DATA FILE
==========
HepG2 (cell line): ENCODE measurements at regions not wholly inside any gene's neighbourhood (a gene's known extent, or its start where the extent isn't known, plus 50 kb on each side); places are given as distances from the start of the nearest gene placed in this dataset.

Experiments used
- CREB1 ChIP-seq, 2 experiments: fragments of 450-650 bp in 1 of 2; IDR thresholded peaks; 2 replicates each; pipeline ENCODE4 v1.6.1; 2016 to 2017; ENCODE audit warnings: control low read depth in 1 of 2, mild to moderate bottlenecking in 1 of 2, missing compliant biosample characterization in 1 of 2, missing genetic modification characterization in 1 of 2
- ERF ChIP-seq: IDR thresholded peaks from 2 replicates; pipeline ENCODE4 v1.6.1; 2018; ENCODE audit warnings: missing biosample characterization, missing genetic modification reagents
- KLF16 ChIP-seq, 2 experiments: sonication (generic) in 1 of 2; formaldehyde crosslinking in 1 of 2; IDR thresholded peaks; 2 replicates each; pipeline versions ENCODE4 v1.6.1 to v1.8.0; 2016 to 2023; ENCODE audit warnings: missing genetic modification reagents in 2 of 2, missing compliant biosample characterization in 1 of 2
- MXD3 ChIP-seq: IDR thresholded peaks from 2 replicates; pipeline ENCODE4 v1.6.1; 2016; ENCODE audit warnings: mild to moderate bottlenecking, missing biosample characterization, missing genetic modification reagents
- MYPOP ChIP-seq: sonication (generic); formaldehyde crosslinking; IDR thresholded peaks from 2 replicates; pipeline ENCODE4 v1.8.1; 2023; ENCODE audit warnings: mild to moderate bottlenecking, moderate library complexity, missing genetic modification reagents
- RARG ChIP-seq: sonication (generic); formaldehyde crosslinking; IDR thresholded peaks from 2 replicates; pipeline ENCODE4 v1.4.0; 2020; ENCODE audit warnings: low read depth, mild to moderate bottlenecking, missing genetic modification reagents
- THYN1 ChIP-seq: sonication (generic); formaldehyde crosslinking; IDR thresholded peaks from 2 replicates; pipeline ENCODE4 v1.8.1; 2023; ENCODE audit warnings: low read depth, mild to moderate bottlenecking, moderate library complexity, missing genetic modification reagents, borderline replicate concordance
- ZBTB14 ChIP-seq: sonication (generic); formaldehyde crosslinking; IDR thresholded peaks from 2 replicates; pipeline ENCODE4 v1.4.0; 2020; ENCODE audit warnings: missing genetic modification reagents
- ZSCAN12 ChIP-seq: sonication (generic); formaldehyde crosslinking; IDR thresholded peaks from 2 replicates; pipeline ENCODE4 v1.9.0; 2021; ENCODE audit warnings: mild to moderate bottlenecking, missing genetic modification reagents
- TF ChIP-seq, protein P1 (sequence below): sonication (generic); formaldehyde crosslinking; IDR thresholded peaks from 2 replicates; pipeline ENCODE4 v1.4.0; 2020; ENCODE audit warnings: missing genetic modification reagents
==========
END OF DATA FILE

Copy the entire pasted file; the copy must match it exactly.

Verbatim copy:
HepG2 (cell line): ENCODE measurements at regions not wholly inside any gene's neighbourhood (a gene's known extent, or its start where the extent isn't known, plus 50 kb on each side); places are given as distances from the start of the nearest gene placed in this dataset.

Experiments used
- CREB1 ChIP-seq, 2 experiments: fragments of 450-650 bp in 1 of 2; IDR thresholded peaks; 2 replicates each; pipeline ENCODE4 v1.6.1; 2016 to 2017; ENCODE audit warnings: control low read depth in 1 of 2, mild to moderate bottlenecking in 1 of 2, missing compliant biosample characterization in 1 of 2, missing genetic modification characterization in 1 of 2
- ERF ChIP-seq: IDR thresholded peaks from 2 replicates; pipeline ENCODE4 v1.6.1; 2018; ENCODE audit warnings: missing biosample characterization, missing genetic modification reagents
- KLF16 ChIP-seq, 2 experiments: sonication (generic) in 1 of 2; formaldehyde crosslinking in 1 of 2; IDR thresholded peaks; 2 replicates each; pipeline versions ENCODE4 v1.6.1 to v1.8.0; 2016 to 2023; ENCODE audit warnings: missing genetic modification reagents in 2 of 2, missing compliant biosample characterization in 1 of 2
- MXD3 ChIP-seq: IDR thresholded peaks from 2 replicates; pipeline ENCODE4 v1.6.1; 2016; ENCODE audit warnings: mild to moderate bottlenecking, missing biosample characterization, missing genetic modification reagents
- MYPOP ChIP-seq: sonication (generic); formaldehyde crosslinking; IDR thresholded peaks from 2 replicates; pipeline ENCODE4 v1.8.1; 2023; ENCODE audit warnings: mild to moderate bottlenecking, moderate library complexity, missing genetic modification reagents
- RARG ChIP-seq: sonication (generic); formaldehyde crosslinking; IDR thresholded peaks from 2 replicates; pipeline ENCODE4 v1.4.0; 2020; ENCODE audit warnings: low read depth, mild to moderate bottlenecking, missing genetic modification reagents
- THYN1 ChIP-seq: sonication (generic); formaldehyde crosslinking; IDR thresholded peaks from 2 replicates; pipeline ENCODE4 v1.8.1; 2023; ENCODE audit warnings: low read depth, mild to moderate bottlenecking, moderate library complexity, missing genetic modification reagents, borderline replicate concordance
- ZBTB14 ChIP-seq: sonication (generic); formaldehyde crosslinking; IDR thresholded peaks from 2 replicates; pipeline ENCODE4 v1.4.0; 2020; ENCODE audit warnings: missing genetic modification reagents
- ZSCAN12 ChIP-seq: sonication (generic); formaldehyde crosslinking; IDR thresholded peaks from 2 replicates; pipeline ENCODE4 v1.9.0; 2021; ENCODE audit warnings: mild to moderate bottlenecking, missing genetic modification reagents
- TF ChIP-seq, protein P1 (sequence below): sonication (generic); formaldehyde crosslinking; IDR thresholded peaks from 2 replicates; pipeline ENCODE4 v1.4.0; 2020; ENCODE audit warnings: missing genetic modification reagents